In part one, I shared with you, background information on my Uncle's better half, as he always called her, my Aunt Maria. To further your understanding, let me tell you that she was one of 6 children. 5 girls and 1 boy. She was the second oldest girl and in her words "the ugliest". Not true. I only met three of her sisters and saw pictures of her brother and none of them were ugly. They were a very typical working family from northern New Mexico. They had a piece of land and the family all had chores to do to make the living for the family.
I am one of 5 people in the world who even know this story. Well maybe more if you count priests, because I am sure that she would have confessed to this several times in her life. My Sweet Man and I had gone over to see Uncle Fancy ( so called because Shelley couldn't say Alfonso when she was little and called him Fancy instead) and Aunt Marie one summer afternoon. They were on there back patio having a cold drink and looking over their "mini" fields. After moving to town from the ranch both of them missed the life and so planted just as they had at the ranch. Pinto beans, herba buena, chile, apple, peach and pear trees, grapes both red and green. All this in a very compact space with a little storage house that they had put memorabilia like horse trees, ropes, pans from round ups and all manner of "stuff" from their life at the ranch. They missed it very much.
So we joined them on the back porch, where there was a basket of red grapes on the table. Uncle says to Auntie, you'd better put those away before you see St. Teresa in the basket. I had never seen her get angry before, but she picked up the basket and turned and went into the house. He looked very sad after his remark and asked me to see to her.
I went in and she was standing and staring out of the kitchen window with a far away look on her face. That's when she told me this story.
On this particular day, Auntie M (sounds a bit like Wizard of Oz huh?) and her older sister were picking grapes on the side of their house. Her father called her sister Maggie to come help him with the horses and Auntie was left to finish the grapes. As she picked she said she was sad because the school term had started and she hated the one room school she attended because she had already read all the books and done all the math and would just have to sit and help the others. She wanted to learn more because she just knew there had to be more.
When she picked up the basket, she saw something glowing under the top layer of grapes. Moved the top bunch and saw, in her words, the most beautiful face she had ever seen. The face of a woman with kind brown eyes, long brown hair and a tender, warm smile when she spoke to Auntie in spanish. She told Auntie that she would see more and learn more and be more than she hoped. Auntie told no one. Who would believe her anyway? And what if what she had seen was not what she thought it to be? Could God be a woman? But to a little Catholic girl, she was sure she was wrong.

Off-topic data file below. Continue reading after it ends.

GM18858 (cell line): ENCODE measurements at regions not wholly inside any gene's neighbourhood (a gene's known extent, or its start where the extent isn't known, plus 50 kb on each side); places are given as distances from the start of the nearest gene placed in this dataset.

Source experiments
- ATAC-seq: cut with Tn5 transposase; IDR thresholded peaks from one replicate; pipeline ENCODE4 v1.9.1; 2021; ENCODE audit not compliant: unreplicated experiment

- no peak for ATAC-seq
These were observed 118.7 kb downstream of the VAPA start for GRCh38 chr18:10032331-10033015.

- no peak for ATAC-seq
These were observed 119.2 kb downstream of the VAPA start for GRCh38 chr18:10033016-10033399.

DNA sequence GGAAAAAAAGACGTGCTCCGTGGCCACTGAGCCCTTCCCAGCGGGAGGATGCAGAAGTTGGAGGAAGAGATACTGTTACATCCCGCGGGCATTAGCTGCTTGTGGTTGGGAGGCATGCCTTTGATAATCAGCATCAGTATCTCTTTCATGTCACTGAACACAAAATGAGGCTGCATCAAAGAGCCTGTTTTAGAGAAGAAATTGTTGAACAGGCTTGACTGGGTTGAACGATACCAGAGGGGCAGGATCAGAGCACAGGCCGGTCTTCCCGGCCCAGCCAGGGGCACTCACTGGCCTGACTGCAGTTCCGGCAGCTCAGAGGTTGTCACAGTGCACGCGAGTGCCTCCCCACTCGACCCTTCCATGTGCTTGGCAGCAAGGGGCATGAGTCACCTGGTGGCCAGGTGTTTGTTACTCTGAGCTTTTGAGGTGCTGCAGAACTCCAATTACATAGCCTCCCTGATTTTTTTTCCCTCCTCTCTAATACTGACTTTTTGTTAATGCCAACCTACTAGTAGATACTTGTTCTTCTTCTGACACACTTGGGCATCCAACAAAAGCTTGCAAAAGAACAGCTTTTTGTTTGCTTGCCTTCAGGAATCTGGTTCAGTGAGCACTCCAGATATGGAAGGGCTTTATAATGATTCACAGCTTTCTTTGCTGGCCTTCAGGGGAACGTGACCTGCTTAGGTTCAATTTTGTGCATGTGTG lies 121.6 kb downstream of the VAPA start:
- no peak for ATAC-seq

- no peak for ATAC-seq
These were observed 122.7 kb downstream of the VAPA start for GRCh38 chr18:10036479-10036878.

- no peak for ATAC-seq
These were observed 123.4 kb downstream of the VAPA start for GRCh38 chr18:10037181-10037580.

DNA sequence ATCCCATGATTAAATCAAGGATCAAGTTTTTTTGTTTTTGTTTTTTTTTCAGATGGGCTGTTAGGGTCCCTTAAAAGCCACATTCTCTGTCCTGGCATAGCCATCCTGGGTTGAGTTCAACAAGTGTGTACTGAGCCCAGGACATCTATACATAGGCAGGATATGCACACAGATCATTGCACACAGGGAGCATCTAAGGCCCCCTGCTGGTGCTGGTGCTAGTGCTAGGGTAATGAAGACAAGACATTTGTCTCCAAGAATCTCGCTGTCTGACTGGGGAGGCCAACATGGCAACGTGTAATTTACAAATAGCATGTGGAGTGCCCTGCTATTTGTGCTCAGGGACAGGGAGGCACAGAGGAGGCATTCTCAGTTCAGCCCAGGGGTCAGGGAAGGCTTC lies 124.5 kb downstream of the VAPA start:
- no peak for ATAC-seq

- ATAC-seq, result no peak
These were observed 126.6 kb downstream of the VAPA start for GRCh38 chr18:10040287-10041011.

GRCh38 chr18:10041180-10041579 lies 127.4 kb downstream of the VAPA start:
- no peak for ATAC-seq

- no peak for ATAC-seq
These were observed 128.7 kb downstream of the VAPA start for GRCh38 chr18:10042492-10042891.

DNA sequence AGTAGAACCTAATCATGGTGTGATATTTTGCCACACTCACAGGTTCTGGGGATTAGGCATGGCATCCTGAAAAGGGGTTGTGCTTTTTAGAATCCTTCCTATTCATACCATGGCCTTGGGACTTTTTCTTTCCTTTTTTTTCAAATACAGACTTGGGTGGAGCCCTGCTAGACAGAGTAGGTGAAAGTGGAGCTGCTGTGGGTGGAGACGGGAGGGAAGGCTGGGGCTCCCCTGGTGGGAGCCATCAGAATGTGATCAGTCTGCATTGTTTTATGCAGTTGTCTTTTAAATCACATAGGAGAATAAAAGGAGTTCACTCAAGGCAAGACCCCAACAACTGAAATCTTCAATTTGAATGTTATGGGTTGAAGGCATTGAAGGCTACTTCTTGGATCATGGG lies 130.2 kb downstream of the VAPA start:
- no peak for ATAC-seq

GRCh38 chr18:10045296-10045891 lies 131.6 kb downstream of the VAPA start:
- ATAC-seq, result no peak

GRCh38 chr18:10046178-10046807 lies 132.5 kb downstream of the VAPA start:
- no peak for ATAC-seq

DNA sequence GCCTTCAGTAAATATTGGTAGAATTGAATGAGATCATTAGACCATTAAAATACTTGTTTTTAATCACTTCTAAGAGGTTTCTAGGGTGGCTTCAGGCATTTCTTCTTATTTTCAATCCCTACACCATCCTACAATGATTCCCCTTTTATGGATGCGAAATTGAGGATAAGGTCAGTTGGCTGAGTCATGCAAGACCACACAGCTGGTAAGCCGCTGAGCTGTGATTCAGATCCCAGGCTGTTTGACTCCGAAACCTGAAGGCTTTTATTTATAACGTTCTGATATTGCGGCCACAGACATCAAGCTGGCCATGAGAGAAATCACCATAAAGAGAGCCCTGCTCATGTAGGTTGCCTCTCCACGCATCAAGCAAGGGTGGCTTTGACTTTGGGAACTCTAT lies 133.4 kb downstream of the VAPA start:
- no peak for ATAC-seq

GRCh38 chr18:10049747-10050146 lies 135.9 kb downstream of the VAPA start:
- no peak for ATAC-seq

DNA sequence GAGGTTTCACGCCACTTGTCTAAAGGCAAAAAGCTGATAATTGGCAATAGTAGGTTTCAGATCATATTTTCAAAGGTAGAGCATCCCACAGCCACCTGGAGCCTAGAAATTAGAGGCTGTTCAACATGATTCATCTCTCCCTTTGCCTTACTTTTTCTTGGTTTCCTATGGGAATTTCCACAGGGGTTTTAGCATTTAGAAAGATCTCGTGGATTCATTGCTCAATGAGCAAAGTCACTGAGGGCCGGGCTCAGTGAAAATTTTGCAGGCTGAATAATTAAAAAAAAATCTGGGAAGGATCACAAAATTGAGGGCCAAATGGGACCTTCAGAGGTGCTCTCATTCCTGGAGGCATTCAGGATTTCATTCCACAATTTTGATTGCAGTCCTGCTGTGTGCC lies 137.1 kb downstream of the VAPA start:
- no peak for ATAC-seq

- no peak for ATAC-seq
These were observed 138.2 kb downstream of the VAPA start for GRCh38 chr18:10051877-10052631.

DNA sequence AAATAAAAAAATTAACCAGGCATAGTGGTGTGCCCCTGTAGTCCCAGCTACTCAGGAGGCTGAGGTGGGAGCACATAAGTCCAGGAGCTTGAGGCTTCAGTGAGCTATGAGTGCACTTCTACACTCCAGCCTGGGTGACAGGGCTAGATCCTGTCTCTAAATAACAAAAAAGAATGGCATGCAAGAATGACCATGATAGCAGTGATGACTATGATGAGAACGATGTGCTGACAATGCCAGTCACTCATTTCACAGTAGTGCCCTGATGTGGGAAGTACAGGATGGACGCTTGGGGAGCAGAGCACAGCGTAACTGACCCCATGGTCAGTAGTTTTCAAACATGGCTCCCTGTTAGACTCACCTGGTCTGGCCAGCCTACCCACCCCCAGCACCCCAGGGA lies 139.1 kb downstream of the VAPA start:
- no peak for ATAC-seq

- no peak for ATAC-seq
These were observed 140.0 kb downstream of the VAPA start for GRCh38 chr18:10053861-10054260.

Time passed and school began and Auntie and all the others started back to the one room. Her Dad made his monthly trip to Santa Fe for supplies and life went on as usual or so she thought. On his visit it was the habit of her father to stop to see the district priest and make confession. Afterwards, he and the priest would go to have a beer (that always cracked me up) and discuss life in Sapallo. The topic of school came up and the priest said he had been given a very generous offer of a full scholarship to the Loretto Academy for girls and would he be interested in sending one of his daughters? Now reader, remember, it took all the members of the family to make a living for the family, so to let one of his girls go to school and live away from the family was a hardship. But her father, being the lover of knowledge that he was agreed and went home to tell Maggie that she was going away to school. Afterall she was the oldest.
The day came for Maggie to leave and Maria and the rest all gathered to wish her well and say goodbye. After her trunk was put on the wagon, off they went to Loretto. Auntie said she was off to the chicken house for a good cry when she heard the most awful screaming and crying. Here came her sister running and crying....I can't leave Mame, I don't want to go away, followed by her father driving the wagon like a crazy man in a cloud of dust.
Her father was not going to be embarrassed by his silly daughter and ordered Maria into the wagon. If Maggie wasn't going then she was. Her mother begged her father to let her pack Maria's clothes and things but he said what was in the trunk would have to do and off they went.
Auntie graduated from Loretto at the top of her class. Went on to teach hundreds of children, go to Europe and other parts of the US all before settling down in a small ranching community back in New Mexico.
In all those years, she was grateful to the "angel", Goddess, whoever it was for changing her life, but never told the story for fear of what people would think of her. When her older sister Maggie became blind, infirmed and aged, Auntie M took her in and cared for her in her home. She held her hand and cared for her sister in true loving kindness until the moment of her death. Aunt Marie then said she had paid her debt to her sister for the wonderful life that Maggie had given her.
I think the story has more magick than any of us will ever know and I only wish my Auntie M could have shared it with more people.